This is where it all started for me, at the tender age of 9 (maybe 10). While my peers were already knee-deep into the horror genre, dressing up as Freddy for Halloween and such, I was still pretty freaked out by the character and the concept. I knew enough to be able to tell you that Freddy was "this ugly dude with claws who could kill you in your dreams". Even 'Tiny Toons' did a farce on this character, so I figured if there was gonna be anything I was willing to finally check out, it would be the extremely exposed Freddy Krueger or Jason Voorhees.
One day, after attending church, if I'm not mistaken, some family friends, my brother and I all sat down to check it out. The big bro was always much braver than I was back then, and had already dabbled in various horror including Freddy, so he had no problems. Me, on the other hand, took something I watched one sunny afternoon home with me, dreading sleep that night. Of course, I knew enough that it was just a movie and none of this was going to happen. But like with many things that attach themselves to many people by leaving a massive impression, Robert Englund's performance as Freddy here really did me in. Looking at it now, it's very clearly his hammiest performance as the character. But back then, some of that imagery just burrowed itself into my brain.
Keep in mind, I was very unfamiliar with this stuff. It was material I wasn't really supposed to see, but didn't really want to either, as even movie trailers would give me the shivers sometimes. Fast-forward to today where I'm truly grateful for that fear I experienced as a kid. Robert Englund is now someone I've met in real life, and is someone I've made a personal hero of sorts because he had that effect on me as a kid - even with his corniest performance as Freddy. I'm therefore further grateful that my first exposure to Freddy wasn't something like the original or... actually, almost anything else. Today, I consider it "the guilty pleasure one". There's a certain warped nostalgia tied to it, but I can't deny that the fact that this was the one that did me in as a kid is a fairly embarrassing truth. It's dumb, but so fun for me to watch.
From the average Freddy fans perspective, after 'Dream Child' was released to significantly lower numbers, it was clear that Freddy was becoming old news, and it was time for him to go. At this point in the game (1991), it was right around the time slasher horror started to fade and started to get taken over by suspense thrillers like 'Silence of the Lambs'. The subgenre of slashers wouldn't truly make its comeback until 1996 with the self-aware, Wes Craven horror satire, 'Scream'. This pretty well makes Craven not only a part of the initial slasher phase, but almost single-handedly responsible for its short-lived resurrection. Hell, he even tossed fans 'New Nightmare' in 1994 just to tide them all over. Sadly, that would veer away from what made 80's horror so special and focus on teen horror, and not a lot of it was particularly scary.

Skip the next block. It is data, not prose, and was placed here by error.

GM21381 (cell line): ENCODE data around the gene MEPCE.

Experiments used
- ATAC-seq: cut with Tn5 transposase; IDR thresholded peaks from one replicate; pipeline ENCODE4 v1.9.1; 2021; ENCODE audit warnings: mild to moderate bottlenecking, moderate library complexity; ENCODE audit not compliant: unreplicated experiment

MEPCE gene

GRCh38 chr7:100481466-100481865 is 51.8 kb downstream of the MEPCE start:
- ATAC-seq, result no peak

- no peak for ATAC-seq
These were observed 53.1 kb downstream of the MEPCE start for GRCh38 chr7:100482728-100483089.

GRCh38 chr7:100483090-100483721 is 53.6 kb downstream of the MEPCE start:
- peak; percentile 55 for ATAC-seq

Getting back to the subject at hand, however, the quick plot involves a 10-year jump into the future (most timelines seem to make it 1999) where the last Elm Street kid (Shon Greenblatt) is tossed beyond Springwood's borders by Freddy (Robert Englund) for reasons unknown but revealed later. Found by police, and given the name John Doe, he finds himself under the care of youth care center psychologist, Maggie Burroughs (Lisa Zane). John tells her about a dream he has that coincides with a recurring dream Maggie has, so she takes him into Springwood (the setting of both their dreams) to find some answers.
Stowing away in the van, however, are tough girl Tracy (Lezlie Deane), stoner Spencer (Breckin Meyer) and smartass Carlos (Ricky Dean Logan); other kids from the youth center. While Maggie sends the stowaways back with the van, she and John take a look around town for answers to what their dreams are telling them. It all seems to point to a mysterious figure named Freddy Kreuger who has evidently ruined the entire town. Meanwhile, as they try to get back to the shelter, Tracy, Carlos and Spencer soon find themselves taking a break in none other than 1428 Elm Street - the epicenter of Freddy's domain. So it certainly dabbles in the tradition of its predecessors, but it's still very much its own thing, and it adds to Freddy's lore. For that, it's fairly intriguing.
However, make no mistake, the execution is pretty terrible. I have to commend Englund on how much he hams it up in this one, and he really makes it a lot of fun. But the execution is so fast-paced and when it's all done, the film seems to see itself as a throwaway. They may have chose to kill Freddy off once and for all, but it could have been better handled than this comedic, nonsensical, plot hole filled romp. On the whole, this is pretty well a "so bad it's good" movie, but it still carries that bizarre nostalgia with it that gives it a certain charm for yours truly. It's like a bookmark in my personal history with horror. Freddy was essentially the first horror icon to be successful in what he set out to do - make me lose sleep. But looking at that little factoid now, I can laugh it off as truly silly and as a result, I have fun. If you watch this as a "bad movie", there's no reason the results can't be similar.
Body Count: 3